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January 13, 2009
Investors Request High-Quality Communications on Progress
    by Robert Kropp

Letter to companies that have joined the United Nations Global Compact praise the reporting of some while identifying as laggards those that have not submitted COPs.


The United Nations Global Compact consists of a set of ten principles of corporate responsibility, which address issues of human rights, labor, the environment, and anti-corruption. By joining the UN Global Compact, companies commit to producing an annual corporate responsibility report known as a Communication on Progress (COP).

The COP is an annual public communication to stakeholders on the progress a company has made in implementing the ten principles of the Global Compact. The COP helps to ensure the credibility of corporate engagement and provides a repository of data on corporate responsibility practices.

In order to monitor the corporate responsibility reporting of companies that have joined the Global Compact, an international coalition of investors that manage assets worth over $3 trillion has launched an initiative in the form of a letter to the CEOs of 130 major listed companies.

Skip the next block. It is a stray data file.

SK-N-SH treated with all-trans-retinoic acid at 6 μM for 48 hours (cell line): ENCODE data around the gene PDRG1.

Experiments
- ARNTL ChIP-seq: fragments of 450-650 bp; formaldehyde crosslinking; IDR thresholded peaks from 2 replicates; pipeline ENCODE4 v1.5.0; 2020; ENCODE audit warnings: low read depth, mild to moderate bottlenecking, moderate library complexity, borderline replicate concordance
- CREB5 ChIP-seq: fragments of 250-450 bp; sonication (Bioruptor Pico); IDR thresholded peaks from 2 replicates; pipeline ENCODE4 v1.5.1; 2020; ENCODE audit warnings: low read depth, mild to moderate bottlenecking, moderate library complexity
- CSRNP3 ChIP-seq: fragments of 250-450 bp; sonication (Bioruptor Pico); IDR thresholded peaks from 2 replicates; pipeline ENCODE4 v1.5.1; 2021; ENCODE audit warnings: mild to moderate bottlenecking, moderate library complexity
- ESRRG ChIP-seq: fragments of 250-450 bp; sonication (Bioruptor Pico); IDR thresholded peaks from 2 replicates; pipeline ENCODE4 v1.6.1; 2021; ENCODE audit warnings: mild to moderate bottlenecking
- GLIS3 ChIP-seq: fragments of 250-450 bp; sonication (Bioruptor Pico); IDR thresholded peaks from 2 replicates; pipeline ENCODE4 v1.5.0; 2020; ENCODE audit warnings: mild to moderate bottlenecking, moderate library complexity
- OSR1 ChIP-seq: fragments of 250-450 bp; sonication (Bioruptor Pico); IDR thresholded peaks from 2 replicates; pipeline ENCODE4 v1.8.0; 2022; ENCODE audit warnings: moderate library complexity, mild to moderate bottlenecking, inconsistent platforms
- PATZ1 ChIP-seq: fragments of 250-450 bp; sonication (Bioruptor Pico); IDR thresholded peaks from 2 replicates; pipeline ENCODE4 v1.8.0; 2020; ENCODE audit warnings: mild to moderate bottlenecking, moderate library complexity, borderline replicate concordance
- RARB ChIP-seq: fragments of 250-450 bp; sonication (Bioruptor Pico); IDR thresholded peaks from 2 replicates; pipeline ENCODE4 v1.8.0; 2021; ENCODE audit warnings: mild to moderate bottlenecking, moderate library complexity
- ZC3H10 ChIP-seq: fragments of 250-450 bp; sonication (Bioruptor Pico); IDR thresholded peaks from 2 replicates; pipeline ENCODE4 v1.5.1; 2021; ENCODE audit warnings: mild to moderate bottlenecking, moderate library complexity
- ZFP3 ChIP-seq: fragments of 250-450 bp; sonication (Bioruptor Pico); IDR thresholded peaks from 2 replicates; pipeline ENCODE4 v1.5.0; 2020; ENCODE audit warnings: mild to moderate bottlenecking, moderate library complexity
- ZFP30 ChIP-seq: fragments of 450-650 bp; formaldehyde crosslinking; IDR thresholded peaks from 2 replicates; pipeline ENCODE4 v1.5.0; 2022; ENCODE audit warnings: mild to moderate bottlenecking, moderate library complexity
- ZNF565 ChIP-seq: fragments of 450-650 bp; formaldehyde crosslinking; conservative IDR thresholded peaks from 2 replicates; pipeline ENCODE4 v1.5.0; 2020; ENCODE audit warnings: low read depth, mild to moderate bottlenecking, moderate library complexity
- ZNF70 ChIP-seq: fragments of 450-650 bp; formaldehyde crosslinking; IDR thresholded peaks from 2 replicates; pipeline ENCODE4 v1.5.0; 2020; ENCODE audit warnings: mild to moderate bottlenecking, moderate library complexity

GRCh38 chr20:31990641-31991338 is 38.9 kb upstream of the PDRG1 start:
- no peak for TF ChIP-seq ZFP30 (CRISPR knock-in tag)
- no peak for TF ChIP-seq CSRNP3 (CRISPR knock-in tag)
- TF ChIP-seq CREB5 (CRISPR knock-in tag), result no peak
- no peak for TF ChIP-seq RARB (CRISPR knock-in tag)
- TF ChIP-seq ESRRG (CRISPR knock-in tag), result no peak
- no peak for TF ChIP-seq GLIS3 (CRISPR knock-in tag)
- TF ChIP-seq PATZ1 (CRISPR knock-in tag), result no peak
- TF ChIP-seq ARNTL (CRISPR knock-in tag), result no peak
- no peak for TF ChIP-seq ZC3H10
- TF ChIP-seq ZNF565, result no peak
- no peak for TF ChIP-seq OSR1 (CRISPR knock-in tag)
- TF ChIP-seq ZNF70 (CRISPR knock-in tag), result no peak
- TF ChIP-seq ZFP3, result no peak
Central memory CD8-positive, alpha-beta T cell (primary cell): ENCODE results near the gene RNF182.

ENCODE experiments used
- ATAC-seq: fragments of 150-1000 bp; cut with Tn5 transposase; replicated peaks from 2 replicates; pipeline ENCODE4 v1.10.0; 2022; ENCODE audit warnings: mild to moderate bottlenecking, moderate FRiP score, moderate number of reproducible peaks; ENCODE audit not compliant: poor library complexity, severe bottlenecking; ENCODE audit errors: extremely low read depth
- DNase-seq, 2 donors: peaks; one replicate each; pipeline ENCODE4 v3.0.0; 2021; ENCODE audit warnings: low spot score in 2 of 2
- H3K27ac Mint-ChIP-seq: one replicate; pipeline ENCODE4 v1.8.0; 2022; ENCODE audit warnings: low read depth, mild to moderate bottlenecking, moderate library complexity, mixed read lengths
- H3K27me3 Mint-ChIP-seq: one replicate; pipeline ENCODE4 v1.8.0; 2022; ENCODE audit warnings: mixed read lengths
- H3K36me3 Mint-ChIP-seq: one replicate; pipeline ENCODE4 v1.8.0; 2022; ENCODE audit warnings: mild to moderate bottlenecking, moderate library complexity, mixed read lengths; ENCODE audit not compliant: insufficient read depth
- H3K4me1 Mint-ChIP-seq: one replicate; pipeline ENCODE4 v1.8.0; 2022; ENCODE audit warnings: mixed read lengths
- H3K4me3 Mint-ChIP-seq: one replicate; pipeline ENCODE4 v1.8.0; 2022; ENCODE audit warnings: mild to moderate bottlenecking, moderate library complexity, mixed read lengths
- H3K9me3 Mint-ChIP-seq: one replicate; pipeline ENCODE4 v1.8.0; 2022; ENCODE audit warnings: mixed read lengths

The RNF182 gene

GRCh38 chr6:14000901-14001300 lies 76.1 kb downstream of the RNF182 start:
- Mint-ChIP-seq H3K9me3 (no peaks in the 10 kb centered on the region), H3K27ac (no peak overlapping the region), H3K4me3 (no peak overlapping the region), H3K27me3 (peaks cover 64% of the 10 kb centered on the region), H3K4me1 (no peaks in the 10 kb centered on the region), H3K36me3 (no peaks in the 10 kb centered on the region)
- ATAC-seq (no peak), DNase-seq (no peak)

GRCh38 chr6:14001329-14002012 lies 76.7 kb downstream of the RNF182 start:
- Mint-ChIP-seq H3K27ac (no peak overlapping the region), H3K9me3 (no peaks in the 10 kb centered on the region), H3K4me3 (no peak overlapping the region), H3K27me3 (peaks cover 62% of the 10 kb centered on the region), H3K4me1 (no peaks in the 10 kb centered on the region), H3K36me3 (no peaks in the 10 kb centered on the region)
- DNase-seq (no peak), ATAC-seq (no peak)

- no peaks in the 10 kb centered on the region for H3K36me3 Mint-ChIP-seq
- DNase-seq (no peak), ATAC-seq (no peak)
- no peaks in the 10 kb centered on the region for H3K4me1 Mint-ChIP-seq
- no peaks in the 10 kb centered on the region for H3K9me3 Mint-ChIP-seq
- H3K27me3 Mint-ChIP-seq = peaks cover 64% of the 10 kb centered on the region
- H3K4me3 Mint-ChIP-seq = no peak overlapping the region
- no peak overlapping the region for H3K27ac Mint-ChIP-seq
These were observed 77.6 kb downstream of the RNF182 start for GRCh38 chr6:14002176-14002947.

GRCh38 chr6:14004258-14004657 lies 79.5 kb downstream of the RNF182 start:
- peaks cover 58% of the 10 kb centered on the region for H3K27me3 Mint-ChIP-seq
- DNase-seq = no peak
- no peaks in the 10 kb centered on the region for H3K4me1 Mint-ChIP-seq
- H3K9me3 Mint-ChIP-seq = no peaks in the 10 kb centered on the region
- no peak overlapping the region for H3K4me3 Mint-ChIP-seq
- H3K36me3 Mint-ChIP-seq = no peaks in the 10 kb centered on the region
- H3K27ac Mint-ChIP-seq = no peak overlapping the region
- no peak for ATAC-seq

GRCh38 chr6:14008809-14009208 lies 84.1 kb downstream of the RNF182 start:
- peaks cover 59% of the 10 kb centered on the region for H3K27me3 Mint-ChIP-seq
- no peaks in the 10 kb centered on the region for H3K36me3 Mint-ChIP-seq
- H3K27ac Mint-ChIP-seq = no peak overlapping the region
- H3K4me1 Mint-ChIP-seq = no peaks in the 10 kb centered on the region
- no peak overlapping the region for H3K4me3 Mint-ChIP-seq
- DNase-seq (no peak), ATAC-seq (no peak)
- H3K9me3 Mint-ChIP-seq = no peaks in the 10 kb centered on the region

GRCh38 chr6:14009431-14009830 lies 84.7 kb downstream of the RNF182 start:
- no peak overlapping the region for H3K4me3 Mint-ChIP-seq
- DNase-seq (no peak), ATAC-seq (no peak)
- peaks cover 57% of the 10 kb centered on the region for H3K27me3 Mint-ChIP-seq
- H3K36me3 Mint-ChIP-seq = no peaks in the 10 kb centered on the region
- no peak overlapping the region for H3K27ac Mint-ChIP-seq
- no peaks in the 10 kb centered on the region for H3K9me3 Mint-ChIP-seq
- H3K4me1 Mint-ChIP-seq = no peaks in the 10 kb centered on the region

The investors are all signatories to the UN-backed Principles for Responsible Investment (PRI), a framework for investor management of environmental, social and corporate governance (ESG) issues that can affect the performance of investment portfolios.

In their letter, the investors praised 25 of the companies for producing notably high-quality COPs, while over 100 companies were identified as laggards by the investors for failing to submit a COP this year.

The Global Compact requires companies to post their first COP on its website within two years of joining the initiative. Subsequent COPs are expected annually. If a company fails to meet its deadline, it will be marked as “non-communicating” on the Global Compact web site. If it misses two consecutive deadlines, it will no longer be considered a Global Compact participant.

This new investor initiative builds on a successful shareholder engagement last year which resulted in over 32% of the companies identified as laggards subsequently submitting a COP.

The success of last year's initiative contributed to the launch of the Seoul Initiative in October 2008, a collaboration among 52 PRI signatories asking almost 9,000 companies to join the Global Compact.

 

 
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